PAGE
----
There are advanced metrics for workouts like running, as well as premium features like dual-band GPS that managed to match our premium Garmin sports watch during testing.
The battery life is a real triumph, too, giving you around 4-5 days with that bright, beautiful AMOLED display set to always-on. If you want to go longer, the GTS 4 can join you - turning always-on sees it live away from the charger for roughly 3-4 weeks.
As you would expect, it's not all good, though. We found some fairly inconsistent heart rate tracking in the higher zones, and the third-party app experience is non-existent.
There are plenty of other standard smartwatch features missing, as well, like music streaming and contactless payments.
Still, you can't have it all at this price, and we think the GTS 4 does a good a job as any smartwatch at finding the middle point.
OS: Zepp OS | Phone compatibility: iOS and Android | Case size: 44mm | Battery life: 7 days | Water rating: 5ATM | Connectivity: Wi-Fi and Bluetooth | Display: LCD | Weight: 33g
Amazfit is still the leader at the entry-level price point, and, based on our testing, we believe the Bip 3 Pro represents the best balance between affordability and features.
Indeed, there's now incredible competition in this area, but this is a smartwatch that covers the basics about as well as any of them, and also doesn't look too bad when doing so.
Sure, the design isn't anything to get too worked up over, but it's also comfortable to wear no matter how big your wrists are.
The Big 3 Pro, like all cheaper smartwatches, does require a bit of forgiveness, as the tracking accuracy just simply isn't that accurate or useful.
However, we still think this is a useful option for those who want to get started with a smartwatch and track the odd bit of exercise.
The fit, comfort and wearability of a watch are largely down to case size - and a few millimeters can make a huge difference. Those with small wrists should look in the 38-42mm range, while those that like chunky, oversized watches or have big wrists should look at anything above 45mm.
It's important to think about what smartphone you use. Apple Watch is iOS only, and Wear OS 3.0 watches, such as the Samsung Galaxy Watch 5 lineup and the incoming Pixel Watch, are exclusive to Android.
Older Wear watches work on both, but the iOS experience is diminished and it's not recommended. Huawei, Fitbit and Garmin smartwatches work on both, but some advanced calling from the wrist features are usually Android only.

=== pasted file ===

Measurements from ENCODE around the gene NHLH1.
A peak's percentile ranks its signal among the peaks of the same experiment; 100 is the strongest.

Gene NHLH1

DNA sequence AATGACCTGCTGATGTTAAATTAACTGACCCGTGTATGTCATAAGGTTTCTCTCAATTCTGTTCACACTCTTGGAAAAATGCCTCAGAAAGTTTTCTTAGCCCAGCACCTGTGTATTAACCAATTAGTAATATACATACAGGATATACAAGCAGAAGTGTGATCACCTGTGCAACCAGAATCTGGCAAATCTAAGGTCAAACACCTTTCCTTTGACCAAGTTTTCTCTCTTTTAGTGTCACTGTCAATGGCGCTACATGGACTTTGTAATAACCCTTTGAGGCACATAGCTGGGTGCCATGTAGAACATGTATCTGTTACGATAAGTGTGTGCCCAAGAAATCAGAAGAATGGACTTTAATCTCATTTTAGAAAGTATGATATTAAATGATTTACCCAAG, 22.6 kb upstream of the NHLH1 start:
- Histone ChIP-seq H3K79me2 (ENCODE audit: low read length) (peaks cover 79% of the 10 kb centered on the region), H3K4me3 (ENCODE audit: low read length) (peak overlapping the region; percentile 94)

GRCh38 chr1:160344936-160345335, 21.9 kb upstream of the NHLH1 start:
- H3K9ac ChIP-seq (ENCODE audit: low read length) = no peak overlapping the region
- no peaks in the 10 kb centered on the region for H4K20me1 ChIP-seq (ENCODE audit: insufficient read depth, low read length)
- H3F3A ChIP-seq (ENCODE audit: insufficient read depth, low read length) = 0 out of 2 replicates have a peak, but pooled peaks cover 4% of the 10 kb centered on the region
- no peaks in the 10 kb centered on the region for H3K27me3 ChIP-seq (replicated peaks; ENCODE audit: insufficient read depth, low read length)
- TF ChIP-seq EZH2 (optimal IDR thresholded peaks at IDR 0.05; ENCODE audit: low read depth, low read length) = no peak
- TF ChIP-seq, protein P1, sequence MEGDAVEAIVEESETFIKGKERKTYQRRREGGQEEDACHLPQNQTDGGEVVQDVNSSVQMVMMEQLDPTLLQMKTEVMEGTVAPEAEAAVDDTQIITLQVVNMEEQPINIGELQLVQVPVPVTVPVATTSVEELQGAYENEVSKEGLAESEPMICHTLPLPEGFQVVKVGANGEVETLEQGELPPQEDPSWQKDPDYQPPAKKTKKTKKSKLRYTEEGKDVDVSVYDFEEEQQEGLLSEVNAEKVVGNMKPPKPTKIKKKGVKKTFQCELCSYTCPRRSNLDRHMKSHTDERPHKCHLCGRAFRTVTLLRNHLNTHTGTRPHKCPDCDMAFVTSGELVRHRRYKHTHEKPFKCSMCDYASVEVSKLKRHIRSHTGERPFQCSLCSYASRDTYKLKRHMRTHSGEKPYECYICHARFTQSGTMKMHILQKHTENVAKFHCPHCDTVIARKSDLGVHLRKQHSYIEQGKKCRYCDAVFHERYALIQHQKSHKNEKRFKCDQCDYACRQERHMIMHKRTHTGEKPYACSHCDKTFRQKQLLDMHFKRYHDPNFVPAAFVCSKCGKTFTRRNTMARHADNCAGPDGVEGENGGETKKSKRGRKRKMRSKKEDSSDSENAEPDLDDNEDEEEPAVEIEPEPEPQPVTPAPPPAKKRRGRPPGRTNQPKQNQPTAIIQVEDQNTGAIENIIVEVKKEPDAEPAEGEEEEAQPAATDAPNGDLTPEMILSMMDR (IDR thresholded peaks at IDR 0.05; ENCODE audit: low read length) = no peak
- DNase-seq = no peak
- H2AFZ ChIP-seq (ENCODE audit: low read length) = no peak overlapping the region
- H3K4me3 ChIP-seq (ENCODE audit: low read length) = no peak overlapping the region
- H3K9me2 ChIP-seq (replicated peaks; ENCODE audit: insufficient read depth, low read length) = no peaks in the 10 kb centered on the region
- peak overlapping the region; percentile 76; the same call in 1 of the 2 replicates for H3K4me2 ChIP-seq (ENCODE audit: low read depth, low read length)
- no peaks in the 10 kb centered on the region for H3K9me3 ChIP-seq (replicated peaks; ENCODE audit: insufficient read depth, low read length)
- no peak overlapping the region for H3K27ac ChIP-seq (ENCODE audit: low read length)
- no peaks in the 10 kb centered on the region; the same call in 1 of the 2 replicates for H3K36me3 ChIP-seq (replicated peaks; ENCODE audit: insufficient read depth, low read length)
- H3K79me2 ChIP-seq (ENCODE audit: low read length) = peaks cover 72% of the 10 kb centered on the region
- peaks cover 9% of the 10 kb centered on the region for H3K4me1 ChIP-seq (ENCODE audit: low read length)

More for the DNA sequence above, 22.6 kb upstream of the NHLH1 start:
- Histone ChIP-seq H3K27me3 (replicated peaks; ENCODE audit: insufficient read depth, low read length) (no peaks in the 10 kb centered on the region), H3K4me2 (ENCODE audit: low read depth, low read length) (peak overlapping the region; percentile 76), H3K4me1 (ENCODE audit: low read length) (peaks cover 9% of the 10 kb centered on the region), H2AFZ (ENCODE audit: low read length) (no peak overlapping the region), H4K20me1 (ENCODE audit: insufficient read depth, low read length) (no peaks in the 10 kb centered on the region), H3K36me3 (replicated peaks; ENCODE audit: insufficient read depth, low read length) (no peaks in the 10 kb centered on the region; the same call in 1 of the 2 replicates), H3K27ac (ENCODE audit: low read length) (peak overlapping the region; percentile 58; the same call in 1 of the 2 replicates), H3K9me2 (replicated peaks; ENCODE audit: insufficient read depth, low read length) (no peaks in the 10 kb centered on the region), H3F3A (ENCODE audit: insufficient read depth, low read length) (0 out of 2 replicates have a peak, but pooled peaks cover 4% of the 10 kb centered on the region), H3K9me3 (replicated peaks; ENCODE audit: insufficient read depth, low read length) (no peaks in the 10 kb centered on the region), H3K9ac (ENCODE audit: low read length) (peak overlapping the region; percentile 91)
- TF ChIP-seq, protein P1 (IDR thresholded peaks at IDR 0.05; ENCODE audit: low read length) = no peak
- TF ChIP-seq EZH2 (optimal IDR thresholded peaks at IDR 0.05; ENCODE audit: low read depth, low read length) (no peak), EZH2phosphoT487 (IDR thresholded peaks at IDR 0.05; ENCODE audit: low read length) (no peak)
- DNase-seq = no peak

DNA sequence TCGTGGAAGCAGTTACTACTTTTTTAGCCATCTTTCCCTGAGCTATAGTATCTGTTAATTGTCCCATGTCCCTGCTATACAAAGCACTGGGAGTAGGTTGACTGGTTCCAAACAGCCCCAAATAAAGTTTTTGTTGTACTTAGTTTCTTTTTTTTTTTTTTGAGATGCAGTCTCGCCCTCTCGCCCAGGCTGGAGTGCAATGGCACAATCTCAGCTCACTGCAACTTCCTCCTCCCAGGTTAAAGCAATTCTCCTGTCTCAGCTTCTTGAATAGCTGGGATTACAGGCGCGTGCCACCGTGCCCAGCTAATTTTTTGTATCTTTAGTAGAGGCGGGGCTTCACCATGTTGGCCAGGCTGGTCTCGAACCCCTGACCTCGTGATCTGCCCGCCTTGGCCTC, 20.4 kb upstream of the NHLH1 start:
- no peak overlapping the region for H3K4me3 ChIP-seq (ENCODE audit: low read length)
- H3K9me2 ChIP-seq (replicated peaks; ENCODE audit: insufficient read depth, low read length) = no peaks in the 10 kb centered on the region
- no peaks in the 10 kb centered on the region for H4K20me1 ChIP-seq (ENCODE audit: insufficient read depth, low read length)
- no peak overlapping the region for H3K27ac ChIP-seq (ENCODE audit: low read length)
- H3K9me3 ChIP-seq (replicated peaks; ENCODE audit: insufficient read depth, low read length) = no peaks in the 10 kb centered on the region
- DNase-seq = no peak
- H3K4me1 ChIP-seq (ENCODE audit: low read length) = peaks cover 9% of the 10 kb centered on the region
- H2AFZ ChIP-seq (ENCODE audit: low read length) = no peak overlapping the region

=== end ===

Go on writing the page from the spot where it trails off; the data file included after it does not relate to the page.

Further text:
Check out our guides to the best smartwatches for iPhone and the top Android watches for more information.
Buying into Apple Watch and Wear OS watches means you can access bustling app stores full of options from big-name brands, such as Spotify or Strava, and expand on the core features.
If you opt for smartwatches from Garmin / Fitbit / Huawei, their platforms simply don't have developer support for quality apps, so you're limited to the advertised functionality of the watch.
Smartwatches are increasingly becoming health and fitness tools, so make sure yours has the sensors you want.
You'll be hard-pressed to find a smartwatch without a heart rate sensor these days, and most are adept at keeping tabs on 24/7 HR and resting heart rate.
However, the likes of Apple and Fitbit now include ECG, a powerful health tool – read our ECG explainer if you're curious. Runners will want GPS on board to accurately track outdoor workouts, too.
The Apple Watch and Wear OS smartwatches generally only last a day or two away from the charger, which is one of the biggest turn-offs for people. Luckily, a lot of other smartwatches now last more than a week, with Fitbit, Huawei, Amazfit and Garmin all pushing longer runtimes.
One more key consideration is whether you want your smartwatch to work away from your phone.
Many manufacturers, such as Apple and Samsung, offer LTE versions, which you'll need to purchase a separate data plan to take advantage of. Most carriers and networks have plans for LTE smartwatches.
Check out our guide to the best LTE smartwatches, if this is important to you.